Undoubtedly the reason most people visit Iceland but I wouldn’t make this your only goal as you could come away disappointed if you don’t see them. As with anything in nature there is no guarantee and even if the lights are in full effect it might still be cloudy where you are. There is a lot to see and do in Iceland so it is best to just go and enjoy the experience and if you get the lights as well then that is the icing on the cake! There is a good chance of seeing them from late September to late March but December and January are usually best. My top tip would be if it looks like clear skies at 3am then it’s worth waking up and just having a look! Most people on my last trip slept through some of the best Northern Lights I've seen. To stand the best chance I would recommend a week there as this should give you at least one or two clear nights.

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Weather In Iceland


Everything in Iceland depends on the weather and the weather can change in an instant. This can be a problem for the photos you’ve planned. Wind is the main issue especially for long exposure shots. Even with my solid Manfrotto tripod I still ended up with some camera shake. It can also make photographing the waterfalls tricky as it will blow the freezing spray onto your lenses and filters which will mean a mind numbing amount of editing for each image. Personally I prefer getting the image right on camera whenever possible so I always try find an angle out of the wind or use a larger lens so I can keep well away from the freezing water spray. Even when it’s sunny it can create problems as a lot of the waterfalls are in gorges which don’t get the sun in winter. This means very bright sunlit landscape with very shaded areas. Again I would recommend a week in Iceland if possible as you can lose a day or two to bad weather during winter trips.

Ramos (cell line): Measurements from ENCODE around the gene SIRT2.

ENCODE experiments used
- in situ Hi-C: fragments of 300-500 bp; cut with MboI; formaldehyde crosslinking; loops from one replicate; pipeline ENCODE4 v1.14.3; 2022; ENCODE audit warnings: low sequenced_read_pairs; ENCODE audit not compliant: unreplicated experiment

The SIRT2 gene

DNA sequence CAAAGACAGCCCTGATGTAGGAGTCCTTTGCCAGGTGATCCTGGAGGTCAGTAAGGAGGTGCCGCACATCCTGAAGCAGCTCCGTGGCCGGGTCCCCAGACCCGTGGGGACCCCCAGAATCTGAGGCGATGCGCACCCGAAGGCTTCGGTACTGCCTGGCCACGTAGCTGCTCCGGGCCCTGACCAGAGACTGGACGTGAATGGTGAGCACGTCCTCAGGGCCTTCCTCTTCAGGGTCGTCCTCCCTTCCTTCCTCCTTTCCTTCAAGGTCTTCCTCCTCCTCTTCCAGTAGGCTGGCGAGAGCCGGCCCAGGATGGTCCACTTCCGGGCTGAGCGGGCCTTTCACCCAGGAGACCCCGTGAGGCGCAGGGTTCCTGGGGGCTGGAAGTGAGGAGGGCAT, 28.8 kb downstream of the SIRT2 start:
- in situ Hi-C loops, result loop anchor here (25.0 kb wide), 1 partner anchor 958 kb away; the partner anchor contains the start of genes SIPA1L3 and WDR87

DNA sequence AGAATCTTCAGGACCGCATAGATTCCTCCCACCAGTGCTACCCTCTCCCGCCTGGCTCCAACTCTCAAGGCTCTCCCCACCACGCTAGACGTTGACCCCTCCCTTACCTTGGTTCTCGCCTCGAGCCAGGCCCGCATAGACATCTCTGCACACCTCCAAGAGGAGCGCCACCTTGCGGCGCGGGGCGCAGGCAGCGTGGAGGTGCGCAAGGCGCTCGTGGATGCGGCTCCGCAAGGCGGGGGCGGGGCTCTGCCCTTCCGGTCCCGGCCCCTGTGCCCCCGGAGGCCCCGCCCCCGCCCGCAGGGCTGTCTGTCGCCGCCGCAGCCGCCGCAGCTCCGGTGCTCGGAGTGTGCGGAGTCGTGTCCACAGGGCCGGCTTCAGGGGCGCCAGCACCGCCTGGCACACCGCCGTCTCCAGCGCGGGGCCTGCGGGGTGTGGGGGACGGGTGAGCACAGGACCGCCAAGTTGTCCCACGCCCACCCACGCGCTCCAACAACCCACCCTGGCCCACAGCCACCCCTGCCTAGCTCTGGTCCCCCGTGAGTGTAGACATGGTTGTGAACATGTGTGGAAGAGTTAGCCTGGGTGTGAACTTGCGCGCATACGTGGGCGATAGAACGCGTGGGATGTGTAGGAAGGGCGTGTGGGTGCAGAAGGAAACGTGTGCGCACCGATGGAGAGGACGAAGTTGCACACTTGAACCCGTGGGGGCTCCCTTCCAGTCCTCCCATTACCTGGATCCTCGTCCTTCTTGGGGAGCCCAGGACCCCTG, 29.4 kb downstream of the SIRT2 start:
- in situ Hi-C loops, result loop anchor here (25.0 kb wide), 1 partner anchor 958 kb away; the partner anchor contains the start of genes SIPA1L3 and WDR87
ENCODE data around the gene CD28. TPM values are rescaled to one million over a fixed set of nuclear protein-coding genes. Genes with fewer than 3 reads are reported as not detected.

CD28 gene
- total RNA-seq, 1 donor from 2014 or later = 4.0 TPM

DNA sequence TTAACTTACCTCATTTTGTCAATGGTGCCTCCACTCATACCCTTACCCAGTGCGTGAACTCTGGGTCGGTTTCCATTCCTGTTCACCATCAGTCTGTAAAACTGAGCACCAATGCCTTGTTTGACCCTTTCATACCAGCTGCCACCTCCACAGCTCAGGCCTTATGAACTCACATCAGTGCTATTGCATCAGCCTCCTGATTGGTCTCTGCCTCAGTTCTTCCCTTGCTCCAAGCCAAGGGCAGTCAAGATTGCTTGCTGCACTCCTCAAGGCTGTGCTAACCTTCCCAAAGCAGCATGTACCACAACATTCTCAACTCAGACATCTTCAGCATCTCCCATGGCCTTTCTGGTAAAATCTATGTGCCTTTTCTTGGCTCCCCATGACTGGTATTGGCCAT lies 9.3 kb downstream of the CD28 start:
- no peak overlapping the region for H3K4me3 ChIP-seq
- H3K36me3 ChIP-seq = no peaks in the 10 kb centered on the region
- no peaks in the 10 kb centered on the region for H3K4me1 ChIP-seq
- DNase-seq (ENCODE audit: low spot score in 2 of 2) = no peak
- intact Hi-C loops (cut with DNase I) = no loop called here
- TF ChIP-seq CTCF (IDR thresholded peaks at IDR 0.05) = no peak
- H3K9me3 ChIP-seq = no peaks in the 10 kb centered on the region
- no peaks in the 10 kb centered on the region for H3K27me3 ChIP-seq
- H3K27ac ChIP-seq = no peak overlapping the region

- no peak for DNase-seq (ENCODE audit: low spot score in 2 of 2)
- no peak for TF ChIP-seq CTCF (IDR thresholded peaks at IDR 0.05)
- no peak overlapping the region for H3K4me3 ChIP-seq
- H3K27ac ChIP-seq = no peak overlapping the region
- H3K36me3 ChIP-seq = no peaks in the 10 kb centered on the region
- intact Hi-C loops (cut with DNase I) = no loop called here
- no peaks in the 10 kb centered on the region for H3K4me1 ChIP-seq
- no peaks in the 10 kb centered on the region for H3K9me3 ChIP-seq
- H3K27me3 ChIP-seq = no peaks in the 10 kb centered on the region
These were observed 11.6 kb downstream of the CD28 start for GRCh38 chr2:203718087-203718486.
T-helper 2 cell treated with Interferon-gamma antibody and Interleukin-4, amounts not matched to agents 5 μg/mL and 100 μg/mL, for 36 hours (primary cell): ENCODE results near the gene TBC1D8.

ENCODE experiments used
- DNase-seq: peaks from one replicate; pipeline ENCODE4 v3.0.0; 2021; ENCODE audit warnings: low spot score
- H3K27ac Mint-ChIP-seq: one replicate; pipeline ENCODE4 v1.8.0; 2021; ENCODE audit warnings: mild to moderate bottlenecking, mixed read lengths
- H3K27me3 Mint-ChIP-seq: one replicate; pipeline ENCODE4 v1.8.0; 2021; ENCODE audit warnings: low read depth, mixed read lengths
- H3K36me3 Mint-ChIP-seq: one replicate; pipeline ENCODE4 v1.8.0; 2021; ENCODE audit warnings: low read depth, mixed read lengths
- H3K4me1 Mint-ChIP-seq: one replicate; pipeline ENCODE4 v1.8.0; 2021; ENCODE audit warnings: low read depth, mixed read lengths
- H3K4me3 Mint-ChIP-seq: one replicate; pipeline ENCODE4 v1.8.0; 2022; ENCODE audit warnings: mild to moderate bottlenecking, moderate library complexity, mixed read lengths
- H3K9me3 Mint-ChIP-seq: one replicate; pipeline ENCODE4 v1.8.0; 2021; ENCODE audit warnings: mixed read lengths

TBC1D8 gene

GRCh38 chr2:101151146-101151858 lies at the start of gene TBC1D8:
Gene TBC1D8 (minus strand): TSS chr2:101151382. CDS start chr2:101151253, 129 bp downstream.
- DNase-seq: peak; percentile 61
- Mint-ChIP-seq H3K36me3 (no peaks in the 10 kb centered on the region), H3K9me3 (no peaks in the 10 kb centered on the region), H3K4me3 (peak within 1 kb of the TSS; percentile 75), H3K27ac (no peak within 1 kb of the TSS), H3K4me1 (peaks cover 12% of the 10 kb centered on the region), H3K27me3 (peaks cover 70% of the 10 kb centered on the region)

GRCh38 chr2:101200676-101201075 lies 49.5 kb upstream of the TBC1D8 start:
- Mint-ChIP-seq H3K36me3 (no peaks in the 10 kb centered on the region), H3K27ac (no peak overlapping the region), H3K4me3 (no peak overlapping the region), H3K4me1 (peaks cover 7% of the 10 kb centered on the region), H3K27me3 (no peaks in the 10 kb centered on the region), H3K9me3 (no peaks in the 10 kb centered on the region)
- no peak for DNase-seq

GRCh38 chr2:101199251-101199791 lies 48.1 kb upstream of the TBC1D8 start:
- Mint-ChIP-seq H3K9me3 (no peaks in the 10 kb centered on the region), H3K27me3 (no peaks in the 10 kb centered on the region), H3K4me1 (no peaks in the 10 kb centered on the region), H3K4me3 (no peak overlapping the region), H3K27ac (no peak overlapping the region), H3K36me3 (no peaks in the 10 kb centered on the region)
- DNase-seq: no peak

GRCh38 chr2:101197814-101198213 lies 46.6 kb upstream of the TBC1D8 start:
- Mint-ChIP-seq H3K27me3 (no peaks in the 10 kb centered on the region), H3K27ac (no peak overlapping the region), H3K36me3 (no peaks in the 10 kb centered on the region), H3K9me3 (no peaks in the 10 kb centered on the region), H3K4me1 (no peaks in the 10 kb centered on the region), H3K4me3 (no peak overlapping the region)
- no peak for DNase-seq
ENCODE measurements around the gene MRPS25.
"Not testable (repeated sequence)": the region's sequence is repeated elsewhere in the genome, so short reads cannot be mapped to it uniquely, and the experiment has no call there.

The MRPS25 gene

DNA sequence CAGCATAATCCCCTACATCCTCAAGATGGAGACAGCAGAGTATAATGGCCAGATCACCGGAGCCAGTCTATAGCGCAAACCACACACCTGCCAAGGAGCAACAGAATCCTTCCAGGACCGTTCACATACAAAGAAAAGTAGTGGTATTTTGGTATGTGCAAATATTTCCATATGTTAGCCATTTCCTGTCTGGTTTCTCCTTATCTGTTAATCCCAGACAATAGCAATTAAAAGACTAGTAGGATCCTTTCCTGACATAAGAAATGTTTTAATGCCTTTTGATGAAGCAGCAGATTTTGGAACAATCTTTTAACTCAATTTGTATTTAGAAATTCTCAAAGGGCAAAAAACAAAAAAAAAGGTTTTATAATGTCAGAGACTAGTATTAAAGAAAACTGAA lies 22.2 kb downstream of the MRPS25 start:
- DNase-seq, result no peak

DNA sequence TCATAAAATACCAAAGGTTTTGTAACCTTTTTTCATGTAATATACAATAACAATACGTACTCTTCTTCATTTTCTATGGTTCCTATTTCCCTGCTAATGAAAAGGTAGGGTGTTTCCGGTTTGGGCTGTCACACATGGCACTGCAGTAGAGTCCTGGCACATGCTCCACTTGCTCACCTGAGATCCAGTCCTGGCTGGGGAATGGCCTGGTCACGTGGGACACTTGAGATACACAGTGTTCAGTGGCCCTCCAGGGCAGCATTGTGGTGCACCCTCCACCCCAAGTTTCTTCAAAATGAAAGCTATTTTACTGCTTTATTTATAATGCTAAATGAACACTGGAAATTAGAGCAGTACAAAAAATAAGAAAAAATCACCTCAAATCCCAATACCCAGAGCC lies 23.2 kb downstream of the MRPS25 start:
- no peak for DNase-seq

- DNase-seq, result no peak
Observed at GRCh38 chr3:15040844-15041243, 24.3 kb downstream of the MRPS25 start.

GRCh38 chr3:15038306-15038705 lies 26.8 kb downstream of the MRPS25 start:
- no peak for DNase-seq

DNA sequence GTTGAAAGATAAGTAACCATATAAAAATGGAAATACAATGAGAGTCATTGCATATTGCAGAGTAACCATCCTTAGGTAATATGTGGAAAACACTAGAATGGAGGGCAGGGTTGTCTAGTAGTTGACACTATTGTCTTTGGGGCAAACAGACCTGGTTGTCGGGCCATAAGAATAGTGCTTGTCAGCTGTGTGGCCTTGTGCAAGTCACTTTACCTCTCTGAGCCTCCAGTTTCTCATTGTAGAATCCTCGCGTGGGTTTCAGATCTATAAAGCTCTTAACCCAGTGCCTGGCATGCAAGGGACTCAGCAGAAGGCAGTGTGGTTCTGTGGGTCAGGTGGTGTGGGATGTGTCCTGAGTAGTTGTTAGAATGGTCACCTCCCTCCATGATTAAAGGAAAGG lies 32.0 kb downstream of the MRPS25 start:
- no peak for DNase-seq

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Clothing To Take To Iceland


Take a lot of warm, waterproof and windproof layers in winter. The temperature can vary a lot and it depends what activities you're doing. Generally I would say a good pair of Ski trousers and 2 or 3 top layers under a good wind and waterproof jacket. But even if the forecast is only for -3°C it can feel a lot colder with the wind chill, especially when you are stood around trying to photograph the Northern Lights you will probably want a thermal layer on under everything else. If you are on a guided tour they usually supply you with Ice Cleats or Crampons and big survival suits for some trips but if you’re exploring yourself you should definitely take enough for any eventuality.

Food & Meal Costs In Iceland


Firstly all Icelandic tap water is the same water that you buy in the bottles so you really only need to buy one bottle and just re-fill it at any tap which also cuts down on the plastic waste as well. Food in Iceland varies in price. In Reykjavik there are numerous cafes and restaurants as well as supermarkets if you just want to make your own food. On the tours your breakfasts are usually included. For lunch the price can vary. If you stop at a small service station cafe you might get a full meal for 1500 ISK but some of the visitor centres like the one at Gulfoss it might cost you 3000 ISK for lunch. The dinners are usually the most expensive and if you are staying in one of the small guesthouses dotted around Iceland then the on site restaurant will be the only place to eat and it usually costs between 4000 & 5000 ISK for two courses not including alcoholic drinks.

As a rough guide I would allow:
Breakfast: up to 1000 ISK
Lunch: 1500 - 4000 ISK
Dinner: 2000 - 5000 ISK

Accommodation In Iceland


There are plenty of hotels and guest houses in Reykjavik and around Iceland. It really just depends on your budget. I usually try and stay somewhere cheaper so I can spend longer in Iceland. But if you stay in a hostel type guesthouse be aware that Reykjavik is now quite popular for stag and hen weekends and if you stay somewhere cheap in the city there’s a chance there will also be other guests who just came to Reykjavik to party. If you are on an organised trip the accommodation will usually be part of it but you might need a hotel the night before or after the trip.
Booking.com